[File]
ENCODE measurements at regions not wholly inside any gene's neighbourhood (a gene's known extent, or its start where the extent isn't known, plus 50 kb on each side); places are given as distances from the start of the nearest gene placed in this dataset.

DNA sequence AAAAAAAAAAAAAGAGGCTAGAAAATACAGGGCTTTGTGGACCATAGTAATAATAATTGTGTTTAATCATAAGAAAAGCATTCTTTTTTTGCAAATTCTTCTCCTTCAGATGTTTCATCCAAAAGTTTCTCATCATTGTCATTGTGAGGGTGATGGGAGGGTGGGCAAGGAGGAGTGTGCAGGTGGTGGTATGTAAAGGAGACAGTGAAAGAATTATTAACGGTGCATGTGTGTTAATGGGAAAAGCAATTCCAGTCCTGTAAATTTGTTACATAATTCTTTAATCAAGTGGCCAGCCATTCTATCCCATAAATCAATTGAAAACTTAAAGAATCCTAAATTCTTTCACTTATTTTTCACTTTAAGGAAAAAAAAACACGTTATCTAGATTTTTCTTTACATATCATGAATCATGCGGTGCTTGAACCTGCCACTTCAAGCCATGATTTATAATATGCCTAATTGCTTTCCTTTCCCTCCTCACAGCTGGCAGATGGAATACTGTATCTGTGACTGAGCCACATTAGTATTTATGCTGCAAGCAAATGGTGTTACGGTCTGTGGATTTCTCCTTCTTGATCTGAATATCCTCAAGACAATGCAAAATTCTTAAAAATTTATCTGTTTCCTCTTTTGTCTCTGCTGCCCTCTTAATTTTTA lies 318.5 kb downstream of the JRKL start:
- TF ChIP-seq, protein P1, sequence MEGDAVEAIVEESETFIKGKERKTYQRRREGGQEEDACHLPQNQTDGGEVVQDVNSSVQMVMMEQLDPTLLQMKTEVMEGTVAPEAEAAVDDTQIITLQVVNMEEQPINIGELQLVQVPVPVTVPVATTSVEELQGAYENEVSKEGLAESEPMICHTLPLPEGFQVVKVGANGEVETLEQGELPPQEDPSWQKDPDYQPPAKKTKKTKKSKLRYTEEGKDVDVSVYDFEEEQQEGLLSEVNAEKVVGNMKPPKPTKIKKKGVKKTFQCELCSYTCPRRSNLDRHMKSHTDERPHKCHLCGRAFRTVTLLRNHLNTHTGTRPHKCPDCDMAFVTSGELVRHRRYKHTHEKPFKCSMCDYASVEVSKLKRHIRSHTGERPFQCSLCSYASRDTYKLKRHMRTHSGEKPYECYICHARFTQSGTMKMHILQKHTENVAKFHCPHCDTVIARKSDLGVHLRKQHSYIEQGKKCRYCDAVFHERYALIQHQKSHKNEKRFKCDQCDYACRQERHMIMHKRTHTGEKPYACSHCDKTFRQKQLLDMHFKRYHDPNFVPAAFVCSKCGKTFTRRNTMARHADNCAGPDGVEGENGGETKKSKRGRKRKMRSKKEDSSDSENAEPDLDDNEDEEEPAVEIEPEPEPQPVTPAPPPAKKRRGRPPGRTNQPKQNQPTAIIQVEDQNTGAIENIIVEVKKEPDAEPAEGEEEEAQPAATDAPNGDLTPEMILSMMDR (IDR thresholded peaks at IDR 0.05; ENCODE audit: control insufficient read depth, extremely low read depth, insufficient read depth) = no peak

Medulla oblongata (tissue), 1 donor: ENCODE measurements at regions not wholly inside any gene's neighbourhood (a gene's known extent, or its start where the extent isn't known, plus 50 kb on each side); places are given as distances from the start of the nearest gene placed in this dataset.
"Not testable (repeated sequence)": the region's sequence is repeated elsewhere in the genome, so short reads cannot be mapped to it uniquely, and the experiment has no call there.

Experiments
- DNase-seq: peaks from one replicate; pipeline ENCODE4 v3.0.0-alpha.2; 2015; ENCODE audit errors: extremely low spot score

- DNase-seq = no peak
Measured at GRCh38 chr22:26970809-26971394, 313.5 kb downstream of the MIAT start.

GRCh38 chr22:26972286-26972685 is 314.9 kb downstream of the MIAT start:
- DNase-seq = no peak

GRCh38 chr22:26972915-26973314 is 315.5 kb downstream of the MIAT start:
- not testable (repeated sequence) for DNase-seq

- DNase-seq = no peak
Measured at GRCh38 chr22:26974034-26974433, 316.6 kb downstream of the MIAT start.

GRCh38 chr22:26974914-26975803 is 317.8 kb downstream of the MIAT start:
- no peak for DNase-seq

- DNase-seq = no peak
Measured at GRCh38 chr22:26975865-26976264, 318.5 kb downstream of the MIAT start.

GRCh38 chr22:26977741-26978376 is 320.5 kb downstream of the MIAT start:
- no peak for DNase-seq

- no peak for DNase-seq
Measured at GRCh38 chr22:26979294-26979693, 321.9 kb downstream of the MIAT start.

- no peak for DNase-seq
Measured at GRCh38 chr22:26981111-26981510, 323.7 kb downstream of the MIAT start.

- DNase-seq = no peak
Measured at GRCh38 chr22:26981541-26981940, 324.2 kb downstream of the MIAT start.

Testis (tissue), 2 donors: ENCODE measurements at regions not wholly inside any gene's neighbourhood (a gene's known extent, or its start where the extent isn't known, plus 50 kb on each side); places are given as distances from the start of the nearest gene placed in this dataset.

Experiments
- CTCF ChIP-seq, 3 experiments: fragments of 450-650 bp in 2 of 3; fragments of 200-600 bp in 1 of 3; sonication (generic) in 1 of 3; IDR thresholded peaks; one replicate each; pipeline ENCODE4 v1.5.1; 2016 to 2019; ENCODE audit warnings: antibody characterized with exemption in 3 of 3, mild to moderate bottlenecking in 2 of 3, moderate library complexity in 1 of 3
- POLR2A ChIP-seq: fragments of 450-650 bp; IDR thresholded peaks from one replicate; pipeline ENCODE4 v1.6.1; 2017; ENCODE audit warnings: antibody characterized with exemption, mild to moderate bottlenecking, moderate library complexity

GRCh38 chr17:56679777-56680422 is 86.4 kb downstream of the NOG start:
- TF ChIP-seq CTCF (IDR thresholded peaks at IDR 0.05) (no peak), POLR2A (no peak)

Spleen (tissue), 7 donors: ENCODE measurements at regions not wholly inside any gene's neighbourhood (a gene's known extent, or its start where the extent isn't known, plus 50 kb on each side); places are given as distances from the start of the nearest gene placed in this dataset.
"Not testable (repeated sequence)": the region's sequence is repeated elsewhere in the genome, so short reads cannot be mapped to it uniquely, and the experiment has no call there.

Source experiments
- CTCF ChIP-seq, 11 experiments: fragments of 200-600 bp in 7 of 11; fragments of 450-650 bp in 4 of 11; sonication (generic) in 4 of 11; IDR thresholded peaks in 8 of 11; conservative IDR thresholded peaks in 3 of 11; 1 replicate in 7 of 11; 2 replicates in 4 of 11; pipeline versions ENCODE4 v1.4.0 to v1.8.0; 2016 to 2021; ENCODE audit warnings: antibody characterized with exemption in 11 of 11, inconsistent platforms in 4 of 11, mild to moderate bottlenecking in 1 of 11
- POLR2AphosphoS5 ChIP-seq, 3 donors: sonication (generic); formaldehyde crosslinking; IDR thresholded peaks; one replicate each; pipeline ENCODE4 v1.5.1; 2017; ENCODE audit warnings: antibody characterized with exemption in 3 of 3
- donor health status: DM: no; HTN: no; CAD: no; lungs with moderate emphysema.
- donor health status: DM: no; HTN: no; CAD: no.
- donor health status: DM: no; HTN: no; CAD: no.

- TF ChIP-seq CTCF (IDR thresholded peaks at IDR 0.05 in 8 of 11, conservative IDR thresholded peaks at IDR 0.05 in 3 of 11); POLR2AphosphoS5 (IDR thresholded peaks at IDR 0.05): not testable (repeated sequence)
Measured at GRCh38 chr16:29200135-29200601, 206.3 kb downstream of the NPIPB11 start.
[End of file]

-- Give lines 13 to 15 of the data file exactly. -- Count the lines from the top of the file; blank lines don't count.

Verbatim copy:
- not testable (repeated sequence) for DNase-seq

- DNase-seq = no peak
Measured at GRCh38 chr22:26974034-26974433, 316.6 kb downstream of the MIAT start.